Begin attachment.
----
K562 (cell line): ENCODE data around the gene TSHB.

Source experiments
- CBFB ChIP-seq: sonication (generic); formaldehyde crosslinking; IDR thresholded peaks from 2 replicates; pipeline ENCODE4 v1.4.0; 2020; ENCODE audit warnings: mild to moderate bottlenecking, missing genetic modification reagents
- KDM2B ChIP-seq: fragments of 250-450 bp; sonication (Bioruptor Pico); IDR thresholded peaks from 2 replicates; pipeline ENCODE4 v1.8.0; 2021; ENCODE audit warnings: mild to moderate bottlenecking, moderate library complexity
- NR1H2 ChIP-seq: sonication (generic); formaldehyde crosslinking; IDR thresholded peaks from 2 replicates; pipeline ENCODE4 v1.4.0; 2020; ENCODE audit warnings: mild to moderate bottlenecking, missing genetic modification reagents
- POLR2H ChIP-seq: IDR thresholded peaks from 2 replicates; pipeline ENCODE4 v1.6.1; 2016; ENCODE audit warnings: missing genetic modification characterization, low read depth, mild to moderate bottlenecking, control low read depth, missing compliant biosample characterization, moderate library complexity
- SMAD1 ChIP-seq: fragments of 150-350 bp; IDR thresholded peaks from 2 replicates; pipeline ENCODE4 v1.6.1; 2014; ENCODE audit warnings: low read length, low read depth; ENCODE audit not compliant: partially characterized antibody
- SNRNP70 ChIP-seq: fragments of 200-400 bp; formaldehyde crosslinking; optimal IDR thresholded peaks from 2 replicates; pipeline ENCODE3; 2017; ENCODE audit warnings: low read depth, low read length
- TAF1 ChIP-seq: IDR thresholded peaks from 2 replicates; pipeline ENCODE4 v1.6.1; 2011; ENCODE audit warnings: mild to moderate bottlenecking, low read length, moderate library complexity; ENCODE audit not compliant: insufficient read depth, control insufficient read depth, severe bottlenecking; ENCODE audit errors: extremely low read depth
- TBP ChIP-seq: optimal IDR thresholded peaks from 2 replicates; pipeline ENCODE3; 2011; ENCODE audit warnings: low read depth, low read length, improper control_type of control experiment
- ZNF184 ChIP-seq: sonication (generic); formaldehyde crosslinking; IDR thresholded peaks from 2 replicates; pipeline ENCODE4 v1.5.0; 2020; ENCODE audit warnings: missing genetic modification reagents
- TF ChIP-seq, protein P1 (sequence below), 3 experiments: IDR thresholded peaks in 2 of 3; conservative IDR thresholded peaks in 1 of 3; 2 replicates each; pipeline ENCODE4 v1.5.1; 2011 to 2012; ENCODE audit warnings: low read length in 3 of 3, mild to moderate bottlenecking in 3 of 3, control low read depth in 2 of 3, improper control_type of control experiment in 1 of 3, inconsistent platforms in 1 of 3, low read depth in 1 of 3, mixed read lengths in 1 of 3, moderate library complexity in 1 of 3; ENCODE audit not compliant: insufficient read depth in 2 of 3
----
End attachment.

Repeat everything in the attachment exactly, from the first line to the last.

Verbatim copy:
K562 (cell line): ENCODE data around the gene TSHB.

Source experiments
- CBFB ChIP-seq: sonication (generic); formaldehyde crosslinking; IDR thresholded peaks from 2 replicates; pipeline ENCODE4 v1.4.0; 2020; ENCODE audit warnings: mild to moderate bottlenecking, missing genetic modification reagents
- KDM2B ChIP-seq: fragments of 250-450 bp; sonication (Bioruptor Pico); IDR thresholded peaks from 2 replicates; pipeline ENCODE4 v1.8.0; 2021; ENCODE audit warnings: mild to moderate bottlenecking, moderate library complexity
- NR1H2 ChIP-seq: sonication (generic); formaldehyde crosslinking; IDR thresholded peaks from 2 replicates; pipeline ENCODE4 v1.4.0; 2020; ENCODE audit warnings: mild to moderate bottlenecking, missing genetic modification reagents
- POLR2H ChIP-seq: IDR thresholded peaks from 2 replicates; pipeline ENCODE4 v1.6.1; 2016; ENCODE audit warnings: missing genetic modification characterization, low read depth, mild to moderate bottlenecking, control low read depth, missing compliant biosample characterization, moderate library complexity
- SMAD1 ChIP-seq: fragments of 150-350 bp; IDR thresholded peaks from 2 replicates; pipeline ENCODE4 v1.6.1; 2014; ENCODE audit warnings: low read length, low read depth; ENCODE audit not compliant: partially characterized antibody
- SNRNP70 ChIP-seq: fragments of 200-400 bp; formaldehyde crosslinking; optimal IDR thresholded peaks from 2 replicates; pipeline ENCODE3; 2017; ENCODE audit warnings: low read depth, low read length
- TAF1 ChIP-seq: IDR thresholded peaks from 2 replicates; pipeline ENCODE4 v1.6.1; 2011; ENCODE audit warnings: mild to moderate bottlenecking, low read length, moderate library complexity; ENCODE audit not compliant: insufficient read depth, control insufficient read depth, severe bottlenecking; ENCODE audit errors: extremely low read depth
- TBP ChIP-seq: optimal IDR thresholded peaks from 2 replicates; pipeline ENCODE3; 2011; ENCODE audit warnings: low read depth, low read length, improper control_type of control experiment
- ZNF184 ChIP-seq: sonication (generic); formaldehyde crosslinking; IDR thresholded peaks from 2 replicates; pipeline ENCODE4 v1.5.0; 2020; ENCODE audit warnings: missing genetic modification reagents
- TF ChIP-seq, protein P1 (sequence below), 3 experiments: IDR thresholded peaks in 2 of 3; conservative IDR thresholded peaks in 1 of 3; 2 replicates each; pipeline ENCODE4 v1.5.1; 2011 to 2012; ENCODE audit warnings: low read length in 3 of 3, mild to moderate bottlenecking in 3 of 3, control low read depth in 2 of 3, improper control_type of control experiment in 1 of 3, inconsistent platforms in 1 of 3, low read depth in 1 of 3, mixed read lengths in 1 of 3, moderate library complexity in 1 of 3; ENCODE audit not compliant: insufficient read depth in 2 of 3